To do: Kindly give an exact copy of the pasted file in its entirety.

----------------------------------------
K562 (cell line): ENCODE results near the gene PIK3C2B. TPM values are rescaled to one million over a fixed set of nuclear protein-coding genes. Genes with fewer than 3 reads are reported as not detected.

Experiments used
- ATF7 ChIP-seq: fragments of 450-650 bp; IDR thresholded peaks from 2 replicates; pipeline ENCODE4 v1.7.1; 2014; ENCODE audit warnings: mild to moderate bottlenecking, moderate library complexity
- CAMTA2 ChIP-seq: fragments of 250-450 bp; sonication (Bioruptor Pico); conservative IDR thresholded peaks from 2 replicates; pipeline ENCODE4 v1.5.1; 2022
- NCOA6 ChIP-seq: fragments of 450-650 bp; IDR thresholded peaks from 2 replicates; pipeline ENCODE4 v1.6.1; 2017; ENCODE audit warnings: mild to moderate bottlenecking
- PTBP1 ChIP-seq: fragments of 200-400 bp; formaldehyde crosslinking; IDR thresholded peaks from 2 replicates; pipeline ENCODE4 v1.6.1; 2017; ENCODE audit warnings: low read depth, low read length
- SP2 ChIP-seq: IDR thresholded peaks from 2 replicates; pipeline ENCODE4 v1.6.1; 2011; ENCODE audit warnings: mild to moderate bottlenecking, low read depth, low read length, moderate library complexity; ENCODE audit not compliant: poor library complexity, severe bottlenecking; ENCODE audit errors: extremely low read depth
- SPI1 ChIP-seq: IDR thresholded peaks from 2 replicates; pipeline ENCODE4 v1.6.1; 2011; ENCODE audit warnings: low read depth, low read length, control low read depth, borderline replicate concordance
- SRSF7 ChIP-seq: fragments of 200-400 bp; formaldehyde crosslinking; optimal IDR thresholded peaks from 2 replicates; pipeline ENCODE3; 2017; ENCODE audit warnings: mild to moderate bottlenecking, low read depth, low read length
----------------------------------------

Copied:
K562 (cell line): ENCODE results near the gene PIK3C2B. TPM values are rescaled to one million over a fixed set of nuclear protein-coding genes. Genes with fewer than 3 reads are reported as not detected.

Experiments used
- ATF7 ChIP-seq: fragments of 450-650 bp; IDR thresholded peaks from 2 replicates; pipeline ENCODE4 v1.7.1; 2014; ENCODE audit warnings: mild to moderate bottlenecking, moderate library complexity
- CAMTA2 ChIP-seq: fragments of 250-450 bp; sonication (Bioruptor Pico); conservative IDR thresholded peaks from 2 replicates; pipeline ENCODE4 v1.5.1; 2022
- NCOA6 ChIP-seq: fragments of 450-650 bp; IDR thresholded peaks from 2 replicates; pipeline ENCODE4 v1.6.1; 2017; ENCODE audit warnings: mild to moderate bottlenecking
- PTBP1 ChIP-seq: fragments of 200-400 bp; formaldehyde crosslinking; IDR thresholded peaks from 2 replicates; pipeline ENCODE4 v1.6.1; 2017; ENCODE audit warnings: low read depth, low read length
- SP2 ChIP-seq: IDR thresholded peaks from 2 replicates; pipeline ENCODE4 v1.6.1; 2011; ENCODE audit warnings: mild to moderate bottlenecking, low read depth, low read length, moderate library complexity; ENCODE audit not compliant: poor library complexity, severe bottlenecking; ENCODE audit errors: extremely low read depth
- SPI1 ChIP-seq: IDR thresholded peaks from 2 replicates; pipeline ENCODE4 v1.6.1; 2011; ENCODE audit warnings: low read depth, low read length, control low read depth, borderline replicate concordance
- SRSF7 ChIP-seq: fragments of 200-400 bp; formaldehyde crosslinking; optimal IDR thresholded peaks from 2 replicates; pipeline ENCODE3; 2017; ENCODE audit warnings: mild to moderate bottlenecking, low read depth, low read length